The baby crab snack is just what it sounds like – small baby crabs are deep-fried until crispy and eaten whole. They are crunchy and very flavorful. They are seasoned with plenty of delicious MSG, to be extra tasty.
A portion usually costs 10.000 IDR / 0.7$.
24. Corn dog
Even though corn dog has its origins in Texas, USA (it’s a funny story involving German immigrants and their sausages being unpalatable to the average Texan, look it up), it has penetrated many countries in the world, including Indonesia.
The Indonesian corn dog comes in two main varieties – only sausage or a mix of sausage and cheese. It’s deep-fried, of course, with copious amounts of hot sauce poured on top.
A corn dog usually costs between 15000 and 20000 IDR (1-1.35$).
Kerupuk is the Indonesian version of chips/crisps. They come in a variety of different shapes, sizes, and flavors and can be made from many different ingredients or fruits like potatoes, yams, jackfruit, etc.
Kerupuk, or keripik, is often eaten together with the main meal but is also sometimes enjoyed as a standalone street snack.
A single kerupuk costs between 1000 and 3000 IDR (0.07 – 0.21$), and a pack of kerupuk crisps costs around 5000 IDR (0.35$).
26. Tahu Bulat
If you take some tofu (tahu) and mix it with egg yolks, then form small balls (bulan) and deep fry them, what you get is the Indonesian snack Tahu Bulat.
It’s a very airy snack, light and pleasantly savory. Vendors usually put additional MSG and some hot powder to add more flavor.
One tahu bulat costs 500 IDR / 0.035$. So incredibly cheap!
This Indonesian fried snack shares a name with the cuttlefish (at least in Indonesian) so many people incorrectly assume it’s seafood. On the contrary, the only ingredients are wheat flour, tapioca, and spices.
Sotong is usually long, not wider than your pinky, and is frequently sold together with tahu bulat.
One piece of sotong costs 500 IDR / 0.035$.
How is Indonesian street food sold?
There are five most common vendors that sell Indonesia street food snacks depending on the way they carry or display their food.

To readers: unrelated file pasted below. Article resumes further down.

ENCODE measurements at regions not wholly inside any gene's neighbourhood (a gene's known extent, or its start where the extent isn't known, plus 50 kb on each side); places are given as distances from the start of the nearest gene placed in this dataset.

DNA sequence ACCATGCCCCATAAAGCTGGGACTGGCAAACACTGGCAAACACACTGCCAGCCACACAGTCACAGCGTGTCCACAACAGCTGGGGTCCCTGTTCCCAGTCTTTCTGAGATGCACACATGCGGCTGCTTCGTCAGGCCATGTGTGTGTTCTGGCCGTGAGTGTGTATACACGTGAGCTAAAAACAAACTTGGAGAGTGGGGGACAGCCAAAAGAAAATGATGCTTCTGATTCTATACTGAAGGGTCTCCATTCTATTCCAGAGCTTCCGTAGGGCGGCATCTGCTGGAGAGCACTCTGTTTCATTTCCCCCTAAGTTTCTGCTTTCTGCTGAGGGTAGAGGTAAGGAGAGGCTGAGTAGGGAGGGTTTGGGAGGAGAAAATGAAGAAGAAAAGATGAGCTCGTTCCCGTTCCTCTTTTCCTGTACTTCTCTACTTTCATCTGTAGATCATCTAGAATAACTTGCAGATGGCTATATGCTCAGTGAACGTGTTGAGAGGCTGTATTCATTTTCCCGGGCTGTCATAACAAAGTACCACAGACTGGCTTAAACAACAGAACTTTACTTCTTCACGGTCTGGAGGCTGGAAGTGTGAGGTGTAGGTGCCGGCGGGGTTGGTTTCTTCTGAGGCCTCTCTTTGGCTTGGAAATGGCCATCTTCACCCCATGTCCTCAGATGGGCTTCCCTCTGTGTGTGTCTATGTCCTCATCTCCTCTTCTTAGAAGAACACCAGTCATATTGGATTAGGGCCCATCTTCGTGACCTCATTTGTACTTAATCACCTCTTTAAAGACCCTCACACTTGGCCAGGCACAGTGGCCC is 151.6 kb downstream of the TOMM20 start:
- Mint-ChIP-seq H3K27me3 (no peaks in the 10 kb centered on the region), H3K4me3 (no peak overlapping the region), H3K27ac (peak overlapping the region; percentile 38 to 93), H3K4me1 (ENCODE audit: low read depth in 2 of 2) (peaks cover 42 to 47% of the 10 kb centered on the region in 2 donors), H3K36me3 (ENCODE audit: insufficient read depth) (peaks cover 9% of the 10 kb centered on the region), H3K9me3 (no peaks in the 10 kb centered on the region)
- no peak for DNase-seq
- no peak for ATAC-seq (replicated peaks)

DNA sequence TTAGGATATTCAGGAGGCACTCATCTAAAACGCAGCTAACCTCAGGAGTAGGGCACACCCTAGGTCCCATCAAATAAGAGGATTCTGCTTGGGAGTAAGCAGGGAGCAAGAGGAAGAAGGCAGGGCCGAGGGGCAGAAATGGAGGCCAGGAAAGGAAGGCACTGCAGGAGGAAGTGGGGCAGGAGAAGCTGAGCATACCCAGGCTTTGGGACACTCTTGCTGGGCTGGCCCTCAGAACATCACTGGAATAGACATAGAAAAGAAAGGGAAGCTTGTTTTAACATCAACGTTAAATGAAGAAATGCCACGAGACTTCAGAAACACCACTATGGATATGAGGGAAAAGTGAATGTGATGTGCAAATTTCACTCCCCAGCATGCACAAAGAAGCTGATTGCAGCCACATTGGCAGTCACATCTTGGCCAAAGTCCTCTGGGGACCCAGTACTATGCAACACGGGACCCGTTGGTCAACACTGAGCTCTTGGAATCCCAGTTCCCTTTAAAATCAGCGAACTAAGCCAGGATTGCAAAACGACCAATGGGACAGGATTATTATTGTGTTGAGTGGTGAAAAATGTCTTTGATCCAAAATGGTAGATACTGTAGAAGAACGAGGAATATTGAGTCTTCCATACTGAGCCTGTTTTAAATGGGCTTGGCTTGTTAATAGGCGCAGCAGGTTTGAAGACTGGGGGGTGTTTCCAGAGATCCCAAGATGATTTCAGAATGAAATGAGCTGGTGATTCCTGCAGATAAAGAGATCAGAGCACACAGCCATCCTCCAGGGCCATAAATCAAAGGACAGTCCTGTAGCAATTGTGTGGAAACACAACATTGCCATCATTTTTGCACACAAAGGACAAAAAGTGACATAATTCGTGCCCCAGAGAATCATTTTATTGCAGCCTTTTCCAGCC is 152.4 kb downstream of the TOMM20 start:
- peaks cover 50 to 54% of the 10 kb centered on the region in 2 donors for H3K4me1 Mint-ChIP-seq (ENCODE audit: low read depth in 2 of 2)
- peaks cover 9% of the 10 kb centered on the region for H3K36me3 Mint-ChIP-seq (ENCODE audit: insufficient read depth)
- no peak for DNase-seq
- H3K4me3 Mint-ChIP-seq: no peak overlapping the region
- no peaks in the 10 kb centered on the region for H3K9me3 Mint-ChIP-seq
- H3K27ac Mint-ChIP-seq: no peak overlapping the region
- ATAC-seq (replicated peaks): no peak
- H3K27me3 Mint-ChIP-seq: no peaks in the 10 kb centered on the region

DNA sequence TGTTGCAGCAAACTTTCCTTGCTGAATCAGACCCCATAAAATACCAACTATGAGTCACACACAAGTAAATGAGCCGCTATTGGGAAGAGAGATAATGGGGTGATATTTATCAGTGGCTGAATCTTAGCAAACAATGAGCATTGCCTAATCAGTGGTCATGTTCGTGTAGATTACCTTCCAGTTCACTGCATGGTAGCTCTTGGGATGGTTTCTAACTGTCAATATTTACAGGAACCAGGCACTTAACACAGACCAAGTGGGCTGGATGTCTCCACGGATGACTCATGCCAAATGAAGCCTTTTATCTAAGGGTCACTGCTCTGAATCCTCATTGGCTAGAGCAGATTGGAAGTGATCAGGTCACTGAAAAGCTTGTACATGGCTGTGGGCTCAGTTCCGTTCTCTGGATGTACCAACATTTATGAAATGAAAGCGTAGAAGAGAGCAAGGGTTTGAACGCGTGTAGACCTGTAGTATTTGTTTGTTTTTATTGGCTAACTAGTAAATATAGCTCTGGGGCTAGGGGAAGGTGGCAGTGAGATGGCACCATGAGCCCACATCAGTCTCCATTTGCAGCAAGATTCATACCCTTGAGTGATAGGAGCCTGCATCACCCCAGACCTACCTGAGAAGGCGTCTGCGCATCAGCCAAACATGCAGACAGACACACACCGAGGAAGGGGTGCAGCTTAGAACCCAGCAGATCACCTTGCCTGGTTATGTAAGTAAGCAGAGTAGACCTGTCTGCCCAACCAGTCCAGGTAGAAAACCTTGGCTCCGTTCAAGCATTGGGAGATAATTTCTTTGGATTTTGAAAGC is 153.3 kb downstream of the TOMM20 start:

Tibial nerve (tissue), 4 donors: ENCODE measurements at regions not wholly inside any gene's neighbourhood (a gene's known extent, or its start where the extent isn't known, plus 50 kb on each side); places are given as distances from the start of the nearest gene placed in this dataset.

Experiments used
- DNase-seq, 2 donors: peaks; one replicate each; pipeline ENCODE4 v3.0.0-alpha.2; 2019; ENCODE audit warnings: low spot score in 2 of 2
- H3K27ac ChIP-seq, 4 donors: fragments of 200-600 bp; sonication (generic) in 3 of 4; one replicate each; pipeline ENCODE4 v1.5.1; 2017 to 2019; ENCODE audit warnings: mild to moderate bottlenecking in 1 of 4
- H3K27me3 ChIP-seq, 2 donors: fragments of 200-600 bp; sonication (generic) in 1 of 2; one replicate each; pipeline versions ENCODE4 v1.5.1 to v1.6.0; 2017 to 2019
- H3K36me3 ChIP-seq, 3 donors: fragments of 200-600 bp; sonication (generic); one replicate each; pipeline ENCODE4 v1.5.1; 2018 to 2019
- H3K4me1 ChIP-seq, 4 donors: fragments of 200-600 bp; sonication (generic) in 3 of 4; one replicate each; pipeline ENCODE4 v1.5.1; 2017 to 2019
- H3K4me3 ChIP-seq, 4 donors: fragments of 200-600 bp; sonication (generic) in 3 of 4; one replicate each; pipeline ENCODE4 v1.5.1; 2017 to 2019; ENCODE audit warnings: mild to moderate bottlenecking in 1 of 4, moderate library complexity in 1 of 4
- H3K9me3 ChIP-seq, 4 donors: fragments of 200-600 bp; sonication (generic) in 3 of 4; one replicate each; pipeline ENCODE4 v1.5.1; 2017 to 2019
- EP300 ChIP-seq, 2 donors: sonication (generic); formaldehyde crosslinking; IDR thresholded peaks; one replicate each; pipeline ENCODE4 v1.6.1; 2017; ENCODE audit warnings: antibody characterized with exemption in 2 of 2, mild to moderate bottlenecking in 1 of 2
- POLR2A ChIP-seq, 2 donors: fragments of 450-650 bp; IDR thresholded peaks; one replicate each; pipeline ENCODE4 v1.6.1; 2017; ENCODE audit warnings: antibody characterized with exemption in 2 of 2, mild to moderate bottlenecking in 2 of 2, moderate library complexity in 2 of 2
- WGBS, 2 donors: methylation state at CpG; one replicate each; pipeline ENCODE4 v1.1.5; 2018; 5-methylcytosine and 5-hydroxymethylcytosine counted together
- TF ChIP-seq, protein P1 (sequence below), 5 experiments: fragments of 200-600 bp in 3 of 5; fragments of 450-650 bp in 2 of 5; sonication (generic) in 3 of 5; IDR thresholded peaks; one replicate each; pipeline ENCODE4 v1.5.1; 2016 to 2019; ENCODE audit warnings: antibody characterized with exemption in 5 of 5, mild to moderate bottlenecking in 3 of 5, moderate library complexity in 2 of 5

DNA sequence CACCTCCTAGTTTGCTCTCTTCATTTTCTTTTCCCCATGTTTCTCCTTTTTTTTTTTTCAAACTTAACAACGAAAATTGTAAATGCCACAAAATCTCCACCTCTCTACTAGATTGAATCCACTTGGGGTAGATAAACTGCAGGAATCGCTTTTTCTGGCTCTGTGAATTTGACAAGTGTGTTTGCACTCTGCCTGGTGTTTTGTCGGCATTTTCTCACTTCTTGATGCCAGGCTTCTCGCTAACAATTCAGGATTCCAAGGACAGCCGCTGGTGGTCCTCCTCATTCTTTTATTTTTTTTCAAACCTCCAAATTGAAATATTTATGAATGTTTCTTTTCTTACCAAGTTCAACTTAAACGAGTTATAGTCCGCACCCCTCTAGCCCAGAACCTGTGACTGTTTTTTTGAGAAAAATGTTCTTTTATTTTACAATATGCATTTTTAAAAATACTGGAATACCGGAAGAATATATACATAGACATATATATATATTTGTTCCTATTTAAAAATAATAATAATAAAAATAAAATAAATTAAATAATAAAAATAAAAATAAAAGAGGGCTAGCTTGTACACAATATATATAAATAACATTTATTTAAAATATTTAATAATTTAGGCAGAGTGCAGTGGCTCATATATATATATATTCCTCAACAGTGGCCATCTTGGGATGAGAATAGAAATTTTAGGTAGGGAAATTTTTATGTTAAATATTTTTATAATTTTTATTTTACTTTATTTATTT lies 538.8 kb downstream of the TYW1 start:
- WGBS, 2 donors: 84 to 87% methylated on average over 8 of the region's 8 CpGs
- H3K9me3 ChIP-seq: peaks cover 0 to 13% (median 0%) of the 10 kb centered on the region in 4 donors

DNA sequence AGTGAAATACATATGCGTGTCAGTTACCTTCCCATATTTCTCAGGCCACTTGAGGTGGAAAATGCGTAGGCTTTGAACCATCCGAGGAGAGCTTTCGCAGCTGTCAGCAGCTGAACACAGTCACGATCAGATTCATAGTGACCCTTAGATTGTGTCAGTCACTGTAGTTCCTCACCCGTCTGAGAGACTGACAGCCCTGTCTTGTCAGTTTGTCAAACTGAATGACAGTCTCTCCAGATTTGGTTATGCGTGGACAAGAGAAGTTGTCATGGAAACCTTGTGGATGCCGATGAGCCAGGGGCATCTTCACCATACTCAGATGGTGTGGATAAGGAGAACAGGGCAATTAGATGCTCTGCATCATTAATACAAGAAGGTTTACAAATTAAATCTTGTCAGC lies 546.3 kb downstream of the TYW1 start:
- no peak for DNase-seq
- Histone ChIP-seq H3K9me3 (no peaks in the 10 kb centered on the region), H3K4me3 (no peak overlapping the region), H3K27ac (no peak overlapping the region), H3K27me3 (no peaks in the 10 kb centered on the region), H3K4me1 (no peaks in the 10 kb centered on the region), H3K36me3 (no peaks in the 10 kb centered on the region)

The ways that Indonesian street food and snacks are sold are gerobak, pikulan, sunggi, sepeda, and angkringan.
Vendors using gerobak is the most common method of selling street food in Indonesia. Gerobak is a wheeled food cart that the vendors push with their hands which doubles down as a motorcycle. They are sometimes fitted with a gas stove and always have some distinctive decorations depending on the food sold.
Gerobak vendors sell a variety of main meals and snacks, which are either prepared at home (like bakso or siomay) or cooked right then and there (for sate and nasi goreng).
The pikulan vendor carries two baskets of food balanced on his shoulders with a connecting rod. It’s one of the oldest methods of carrying food and has been used since at least the 9th century!
The vendors who use sunggi carry the food on their heads, usually in a bamboo basket. They are most commonly women and almost always sell sate (meat skewers). They sit in busy areas like the city’s main street or alun-alun (public square).
Sepeda is the Indonesian word for bicycle. These vendors have attached their food containers to a bicycle in order to be more mobile in busy urban areas. It looks similar to the gerobak, but the latter is usually hand-pushed, whereas the sepeda allows faster movement.
The angkringan is the traditional Javanese interpretation of the café. They are stationary carts with food spread on the table for people to pick. They can accommodate between 4 and 8 customers.
If you want just a snack, you can take something off the table, pay, and eat it on the go. Otherwise, you may want to sit down, pick the food you like, order your drink (iced tea, orange juice, or coffee), and pay when you leave by reporting all that you’ve eaten.
If you are in Indonesia and are already snacking, but don’t know what to write on your social media post, then check out this impressive list of food captions and quotes for Instagram.
Where to find Indonesian street food?
Food is literally everywhere in Indonesian cities. There will always be a street vendor no farther than the next street corner. For example, here are my suggestions for where to find authentic food in Yogyakarta.
Nevertheless, there are two places where street food and street snacks are concentrated – the main tourist street of a city and the Alun-alun (public square).
My recommendation: You cannot go wrong with visiting the Alun-alun!
You made it to the end! Now you want something sweet to top it all off? Why don’t you check this list of Indonesian desserts?